Jenny Hartley’s recent study of contemporary reading groups tells us a lot more about how texts are circulated, recommended and enjoyed both as a personal and a group experience . Celia Brayfield author of Bestseller: Secrets of Successful Writing and several bestsellers herself carried out a smaller survey of peoples reading habits in 1996 . She found 57% of her sample owned over 100 books, ownership being commonplace. John Sutherland has pointed out the economics of this: the cost of a new novel has remained at around one tenth of an average weekly wage for most of the 20th century . However this is not so true of the past when a new novel could cost more than a workingman’s weekly income.
In her survey Brayfield found that some people felt overwhelmed by the amount of print they had to read for professional reasons. For others reading was an activity done in their ‘spare time’ to fit in with the odd jobs they had to do. It was generally a snatched pleasure done while doing something else, for instance on journeys, listening to music, in the bath, supervising children. As an author speaking to potential novelists, Brayfield injects a note of realism saying that: The days when people gathered around the fireside after dinner every night to read aloud to each other have passed. … If the great nineteenth-century writers constructed their vivid, flowing stories for [such] people … consider how much harder a twentieth-century writer has to work to hold the attention of people reading by themselves on the bus. (p. 30-1)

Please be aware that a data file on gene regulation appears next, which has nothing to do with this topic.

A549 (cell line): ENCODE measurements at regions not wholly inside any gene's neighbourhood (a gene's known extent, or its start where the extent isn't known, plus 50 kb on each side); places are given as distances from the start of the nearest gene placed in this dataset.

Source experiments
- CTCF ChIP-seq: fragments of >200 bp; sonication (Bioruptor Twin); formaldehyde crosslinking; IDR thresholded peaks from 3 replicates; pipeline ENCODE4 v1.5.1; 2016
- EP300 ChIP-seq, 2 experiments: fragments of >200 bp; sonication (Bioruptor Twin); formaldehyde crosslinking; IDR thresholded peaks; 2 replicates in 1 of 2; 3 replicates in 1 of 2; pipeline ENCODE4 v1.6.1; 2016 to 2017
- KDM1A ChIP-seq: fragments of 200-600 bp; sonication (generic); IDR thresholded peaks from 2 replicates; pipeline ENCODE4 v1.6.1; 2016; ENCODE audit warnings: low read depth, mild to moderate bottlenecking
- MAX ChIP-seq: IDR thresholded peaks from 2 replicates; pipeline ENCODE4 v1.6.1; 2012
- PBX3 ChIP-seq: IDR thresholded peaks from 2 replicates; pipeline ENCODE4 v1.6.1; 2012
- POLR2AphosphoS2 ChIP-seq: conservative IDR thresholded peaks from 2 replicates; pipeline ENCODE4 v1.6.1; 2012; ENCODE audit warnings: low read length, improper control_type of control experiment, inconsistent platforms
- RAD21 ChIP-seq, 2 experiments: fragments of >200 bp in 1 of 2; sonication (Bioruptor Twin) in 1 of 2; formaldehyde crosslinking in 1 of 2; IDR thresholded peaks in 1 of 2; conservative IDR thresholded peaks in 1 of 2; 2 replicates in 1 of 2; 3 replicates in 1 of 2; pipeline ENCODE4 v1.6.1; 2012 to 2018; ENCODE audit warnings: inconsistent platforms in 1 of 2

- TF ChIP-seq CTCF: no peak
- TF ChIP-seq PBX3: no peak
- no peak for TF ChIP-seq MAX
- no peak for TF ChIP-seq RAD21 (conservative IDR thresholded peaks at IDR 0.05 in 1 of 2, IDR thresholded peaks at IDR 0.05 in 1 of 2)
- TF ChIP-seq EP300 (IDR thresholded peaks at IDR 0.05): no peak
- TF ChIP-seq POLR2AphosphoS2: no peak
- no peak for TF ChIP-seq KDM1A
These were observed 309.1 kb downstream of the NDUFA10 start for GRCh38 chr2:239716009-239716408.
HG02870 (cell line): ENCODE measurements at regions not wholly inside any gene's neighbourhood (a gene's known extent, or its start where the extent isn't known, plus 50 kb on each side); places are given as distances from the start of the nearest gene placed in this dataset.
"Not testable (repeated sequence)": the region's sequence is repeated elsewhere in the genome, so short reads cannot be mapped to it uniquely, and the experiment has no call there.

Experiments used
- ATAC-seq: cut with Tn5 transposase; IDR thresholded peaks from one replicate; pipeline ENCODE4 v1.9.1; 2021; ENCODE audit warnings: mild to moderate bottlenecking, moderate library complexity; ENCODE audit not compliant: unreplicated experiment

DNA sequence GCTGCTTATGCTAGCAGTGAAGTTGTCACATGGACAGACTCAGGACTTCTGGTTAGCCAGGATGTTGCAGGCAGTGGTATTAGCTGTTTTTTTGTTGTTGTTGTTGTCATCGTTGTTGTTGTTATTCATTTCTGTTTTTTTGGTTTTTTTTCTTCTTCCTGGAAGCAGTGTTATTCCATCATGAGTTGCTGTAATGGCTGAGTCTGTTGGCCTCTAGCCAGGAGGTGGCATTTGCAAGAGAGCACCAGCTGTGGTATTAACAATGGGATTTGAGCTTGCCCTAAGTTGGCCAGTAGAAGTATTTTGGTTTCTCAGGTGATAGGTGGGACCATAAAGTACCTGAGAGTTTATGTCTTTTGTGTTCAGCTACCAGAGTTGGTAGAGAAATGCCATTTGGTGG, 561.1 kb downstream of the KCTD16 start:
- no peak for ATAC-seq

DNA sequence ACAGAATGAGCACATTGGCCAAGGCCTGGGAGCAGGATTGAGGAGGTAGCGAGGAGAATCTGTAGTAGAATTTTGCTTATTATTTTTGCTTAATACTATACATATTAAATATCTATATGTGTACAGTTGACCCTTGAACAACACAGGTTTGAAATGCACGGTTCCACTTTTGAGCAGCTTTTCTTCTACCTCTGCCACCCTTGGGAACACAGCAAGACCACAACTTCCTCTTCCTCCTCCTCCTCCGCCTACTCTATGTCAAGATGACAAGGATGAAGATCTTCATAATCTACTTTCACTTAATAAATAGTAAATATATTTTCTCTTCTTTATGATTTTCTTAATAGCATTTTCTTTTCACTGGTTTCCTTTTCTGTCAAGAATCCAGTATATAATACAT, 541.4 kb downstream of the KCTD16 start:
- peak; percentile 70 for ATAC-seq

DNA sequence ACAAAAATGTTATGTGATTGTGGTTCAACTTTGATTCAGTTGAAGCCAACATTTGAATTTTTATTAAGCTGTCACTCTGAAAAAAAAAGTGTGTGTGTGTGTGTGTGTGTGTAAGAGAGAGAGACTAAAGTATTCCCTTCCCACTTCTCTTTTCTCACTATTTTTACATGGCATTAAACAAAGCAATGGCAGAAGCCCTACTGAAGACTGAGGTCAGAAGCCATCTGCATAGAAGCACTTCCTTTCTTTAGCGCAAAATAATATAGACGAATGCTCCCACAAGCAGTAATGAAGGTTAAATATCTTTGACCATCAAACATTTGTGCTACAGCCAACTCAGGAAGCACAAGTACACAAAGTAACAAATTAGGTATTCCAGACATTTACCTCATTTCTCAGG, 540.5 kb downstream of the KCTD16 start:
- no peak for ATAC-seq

What is the Reading Experience Database (RED) Project?
Such comparisons of the idealised attentive – and fictional – leisured reader in the past have provoked this project. We know so little about people’s reading habits in the past. We can ask people today but we need a different methodology to find out how, what and where people read in the past. Hence the Reading Experience Database – collaborative project headed by Professor Simon Eliot at the Centre for Writing, Publishing and Printing History, University of Reading, and The British Library’s Centre for the Book. The Open University and the University of Luton are also involved and supportive of RED. The aim of the project is to gather documentary evidence of reading experiences since the advent of the printing press until the First World War. A period which cannot now be documented by oral testimony – and which precedes the Mass Observation project in the 1920s and 1930s. And a period in which evidence is fragmentary and of necessity is documentary.